Sourdough Bread Recipe– The Basic Loaf

Basic Sourdough Loaf

I had played with sourdough off and on, most recently getting some from Stuart Silverstein after attending his workshop on earth ovens.  I used his starter for a while, but had a hard time adapting it to no knead bread making, which at that time was all I was doing.  Eventually, I gave up,  but this past Christmas, my wife gave me a sourdough starter from King Arthur flour, so I had to figure out how to make a good sourdough bread.  I was underwhelmed by King Arthur’s version of sourdough bread…it looked good, but was not sour enough and the crumb came out too much like supermarket bread.  I again tried adapting sour dough to my no knead technique, and while I thought it tasted good,  my family thought it was too tart.  The bread also was very dense, and texturally had more in common with masonry then bread.  I am still not sure why this kept failing, but after subjecting my parents who were visiting over the holidays to several loafs that looked like Frisbees, I scrapped the idea of a no knead technique.  I decided to try the more traditional kneading and rise times to develop the gluten yet limit the time the bacteria have to work on the dough, thus decreasing the sourness.

With this new plan, my criteria were that the bread had to be leavened by the the sourdough, no other yeast.  The dough had to be cooked in a pot to give it that great, chewy, crunchy crust, and the crumb had to be soft, but still  have a good chew and a nice sourdough tang.  After some experimentation, I stripped it down to this basic recipe below.  Please note, I use a kitchen scale for the flour measurements.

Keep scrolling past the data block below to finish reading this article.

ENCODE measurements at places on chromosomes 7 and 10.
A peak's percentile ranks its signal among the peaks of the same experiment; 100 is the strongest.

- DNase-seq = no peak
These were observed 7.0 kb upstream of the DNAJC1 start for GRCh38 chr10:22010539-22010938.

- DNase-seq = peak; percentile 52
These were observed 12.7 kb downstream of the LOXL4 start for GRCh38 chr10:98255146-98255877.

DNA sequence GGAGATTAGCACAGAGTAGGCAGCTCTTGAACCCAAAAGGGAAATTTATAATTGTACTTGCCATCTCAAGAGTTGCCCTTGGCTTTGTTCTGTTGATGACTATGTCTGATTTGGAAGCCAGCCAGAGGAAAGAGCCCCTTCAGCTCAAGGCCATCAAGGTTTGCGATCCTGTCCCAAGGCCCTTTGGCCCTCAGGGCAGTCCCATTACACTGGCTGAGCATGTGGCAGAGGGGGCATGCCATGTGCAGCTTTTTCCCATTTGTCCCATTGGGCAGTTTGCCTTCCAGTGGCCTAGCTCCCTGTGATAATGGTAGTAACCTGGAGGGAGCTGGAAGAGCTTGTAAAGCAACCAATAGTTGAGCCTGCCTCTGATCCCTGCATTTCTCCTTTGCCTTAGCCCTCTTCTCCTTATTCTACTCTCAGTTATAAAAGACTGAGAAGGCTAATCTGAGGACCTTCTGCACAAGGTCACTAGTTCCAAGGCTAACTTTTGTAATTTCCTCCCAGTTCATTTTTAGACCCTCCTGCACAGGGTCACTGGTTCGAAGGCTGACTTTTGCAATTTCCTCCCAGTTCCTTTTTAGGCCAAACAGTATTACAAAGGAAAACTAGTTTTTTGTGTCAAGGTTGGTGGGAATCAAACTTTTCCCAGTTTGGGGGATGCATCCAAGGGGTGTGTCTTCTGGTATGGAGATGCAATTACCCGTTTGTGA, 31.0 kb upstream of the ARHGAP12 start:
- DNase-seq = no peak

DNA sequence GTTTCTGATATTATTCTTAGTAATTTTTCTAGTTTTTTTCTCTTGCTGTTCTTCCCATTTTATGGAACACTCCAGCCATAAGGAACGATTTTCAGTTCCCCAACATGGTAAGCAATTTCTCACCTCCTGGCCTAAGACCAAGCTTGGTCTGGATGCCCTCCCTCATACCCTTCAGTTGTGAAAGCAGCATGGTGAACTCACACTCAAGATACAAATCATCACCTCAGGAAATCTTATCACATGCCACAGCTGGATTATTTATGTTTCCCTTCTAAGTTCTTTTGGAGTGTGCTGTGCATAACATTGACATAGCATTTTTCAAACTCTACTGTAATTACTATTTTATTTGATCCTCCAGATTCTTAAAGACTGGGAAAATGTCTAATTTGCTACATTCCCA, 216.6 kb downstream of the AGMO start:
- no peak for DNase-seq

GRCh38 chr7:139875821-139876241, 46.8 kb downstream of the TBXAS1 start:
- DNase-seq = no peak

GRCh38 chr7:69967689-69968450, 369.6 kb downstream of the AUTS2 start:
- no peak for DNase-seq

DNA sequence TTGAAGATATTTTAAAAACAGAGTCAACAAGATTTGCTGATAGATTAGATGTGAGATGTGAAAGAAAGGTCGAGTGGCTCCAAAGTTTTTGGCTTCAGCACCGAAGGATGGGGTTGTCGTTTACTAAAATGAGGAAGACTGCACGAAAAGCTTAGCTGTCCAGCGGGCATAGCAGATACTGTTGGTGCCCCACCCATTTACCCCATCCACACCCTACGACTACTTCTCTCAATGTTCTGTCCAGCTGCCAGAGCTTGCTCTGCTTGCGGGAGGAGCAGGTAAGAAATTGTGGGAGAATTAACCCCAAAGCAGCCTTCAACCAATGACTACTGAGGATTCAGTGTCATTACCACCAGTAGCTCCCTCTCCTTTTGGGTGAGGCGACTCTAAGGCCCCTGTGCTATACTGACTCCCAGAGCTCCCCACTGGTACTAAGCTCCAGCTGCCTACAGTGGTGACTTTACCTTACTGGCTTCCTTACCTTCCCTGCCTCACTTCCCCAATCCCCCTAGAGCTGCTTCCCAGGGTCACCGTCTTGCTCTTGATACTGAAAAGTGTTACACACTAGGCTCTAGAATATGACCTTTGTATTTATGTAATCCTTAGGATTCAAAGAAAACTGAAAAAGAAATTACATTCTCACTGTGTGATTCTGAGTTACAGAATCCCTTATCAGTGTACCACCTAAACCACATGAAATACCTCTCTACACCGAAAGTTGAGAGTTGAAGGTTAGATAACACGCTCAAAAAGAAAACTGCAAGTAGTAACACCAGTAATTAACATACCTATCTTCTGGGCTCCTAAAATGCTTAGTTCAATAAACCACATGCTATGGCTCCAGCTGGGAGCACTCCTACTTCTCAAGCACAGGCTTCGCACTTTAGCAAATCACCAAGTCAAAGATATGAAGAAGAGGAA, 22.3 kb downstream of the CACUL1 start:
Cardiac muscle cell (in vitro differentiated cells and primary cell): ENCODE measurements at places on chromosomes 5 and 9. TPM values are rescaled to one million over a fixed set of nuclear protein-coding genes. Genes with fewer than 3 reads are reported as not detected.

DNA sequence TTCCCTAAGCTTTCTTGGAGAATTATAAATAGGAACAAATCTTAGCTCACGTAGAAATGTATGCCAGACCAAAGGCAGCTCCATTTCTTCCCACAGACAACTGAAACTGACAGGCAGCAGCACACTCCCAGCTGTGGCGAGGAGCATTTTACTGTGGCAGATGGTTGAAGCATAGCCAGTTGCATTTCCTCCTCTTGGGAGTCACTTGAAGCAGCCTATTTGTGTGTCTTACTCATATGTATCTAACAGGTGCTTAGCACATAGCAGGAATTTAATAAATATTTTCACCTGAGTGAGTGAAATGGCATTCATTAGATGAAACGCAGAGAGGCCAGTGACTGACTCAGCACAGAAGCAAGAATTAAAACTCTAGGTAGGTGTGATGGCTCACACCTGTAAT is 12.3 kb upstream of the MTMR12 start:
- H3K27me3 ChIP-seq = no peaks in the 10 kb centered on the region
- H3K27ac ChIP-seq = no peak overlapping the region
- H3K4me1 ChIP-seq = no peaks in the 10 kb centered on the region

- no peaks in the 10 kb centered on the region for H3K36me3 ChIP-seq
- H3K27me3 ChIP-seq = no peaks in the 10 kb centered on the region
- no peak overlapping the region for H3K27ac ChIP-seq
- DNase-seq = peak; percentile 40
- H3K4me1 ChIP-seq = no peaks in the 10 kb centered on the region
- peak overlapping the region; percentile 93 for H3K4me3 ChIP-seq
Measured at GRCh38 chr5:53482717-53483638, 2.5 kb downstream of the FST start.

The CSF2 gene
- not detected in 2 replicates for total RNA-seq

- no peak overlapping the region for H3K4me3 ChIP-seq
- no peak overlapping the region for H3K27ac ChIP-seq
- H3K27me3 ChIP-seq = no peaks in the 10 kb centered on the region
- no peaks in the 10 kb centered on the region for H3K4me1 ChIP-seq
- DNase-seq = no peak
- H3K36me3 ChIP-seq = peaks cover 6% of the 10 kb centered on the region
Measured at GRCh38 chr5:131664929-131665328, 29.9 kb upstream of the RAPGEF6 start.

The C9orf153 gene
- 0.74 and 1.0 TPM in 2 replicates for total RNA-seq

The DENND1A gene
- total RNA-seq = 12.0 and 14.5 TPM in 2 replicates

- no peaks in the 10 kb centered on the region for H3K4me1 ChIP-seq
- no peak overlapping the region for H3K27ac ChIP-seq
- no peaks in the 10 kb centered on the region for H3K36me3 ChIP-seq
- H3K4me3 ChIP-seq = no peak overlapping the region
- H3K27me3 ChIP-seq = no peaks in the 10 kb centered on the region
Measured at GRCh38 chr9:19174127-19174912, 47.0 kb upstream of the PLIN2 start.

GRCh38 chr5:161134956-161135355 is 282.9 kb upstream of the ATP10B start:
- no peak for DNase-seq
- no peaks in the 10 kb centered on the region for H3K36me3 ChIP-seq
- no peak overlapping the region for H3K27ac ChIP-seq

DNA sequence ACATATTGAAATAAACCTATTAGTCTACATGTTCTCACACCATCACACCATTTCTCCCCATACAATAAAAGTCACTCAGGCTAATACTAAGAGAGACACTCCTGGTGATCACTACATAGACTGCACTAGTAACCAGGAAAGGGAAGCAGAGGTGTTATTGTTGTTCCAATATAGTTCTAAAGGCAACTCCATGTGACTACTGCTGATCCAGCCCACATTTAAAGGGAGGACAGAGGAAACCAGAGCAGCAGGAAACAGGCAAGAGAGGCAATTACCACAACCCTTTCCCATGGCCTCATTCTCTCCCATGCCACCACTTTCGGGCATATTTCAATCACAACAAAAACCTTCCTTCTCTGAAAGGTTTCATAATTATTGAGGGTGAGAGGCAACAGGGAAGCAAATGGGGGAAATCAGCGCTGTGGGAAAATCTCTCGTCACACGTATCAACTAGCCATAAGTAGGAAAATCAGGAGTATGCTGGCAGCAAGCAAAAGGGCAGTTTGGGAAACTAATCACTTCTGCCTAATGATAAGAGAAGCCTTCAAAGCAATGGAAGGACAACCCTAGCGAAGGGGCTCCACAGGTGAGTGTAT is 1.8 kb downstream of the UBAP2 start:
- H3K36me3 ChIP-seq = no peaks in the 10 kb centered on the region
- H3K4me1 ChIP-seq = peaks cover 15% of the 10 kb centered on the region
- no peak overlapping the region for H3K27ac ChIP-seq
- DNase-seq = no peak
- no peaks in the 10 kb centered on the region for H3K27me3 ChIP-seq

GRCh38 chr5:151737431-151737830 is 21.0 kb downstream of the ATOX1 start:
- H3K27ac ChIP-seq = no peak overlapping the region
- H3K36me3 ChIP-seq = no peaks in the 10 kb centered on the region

Ingredients:

fed sourdough starter

16 oz by weight of bread flour

10 oz (1 1/4 cups by volume) of water

1 tbsp of sugar

1 tsp of salt

Step 1:  Make the fed starter.  I do this by taking 1/2 a cup of the sourdough starter I keep in my fridge, and put it in a non-reactive bowl with 1/2 cup of all purpose flour and 1/4 cup of bottled or filtered water.  I try to use dechlorinated water in my starters, to keep the bacteria healthy. I mix this together, cover the bowl in plastic wrap, and let it sit overnight.  When it is ready, it will be very bubbly.

Fed Starter

2. Using a mixer equipped with a dough hook, combined the starter with the room temp bottled water, to make a slurry, then add the sugar, and slowly feed in the flour as the dough hook is kneading.  I have a Kitchenaid Mixer, and use it set at level 1.   As the dough comes together, I added the salt, and let the whole thing mix for about 4-5 minutes.  The dough initially breaks and tears, looking kind of clumpy, but as it mixes it will start to stretch and you will not see the dough tear, this is the gluten being developed.

Dough early in kneading

Dough that is smooth and elastic, it is done kneading

3.  After you are done kneading, the dough is transferred to an oiled glass bowl or other non-reactive bowl.  Covered this with plastic wrap, and let it rise in a warm area for about 4-5 hours, in which time it will more then double.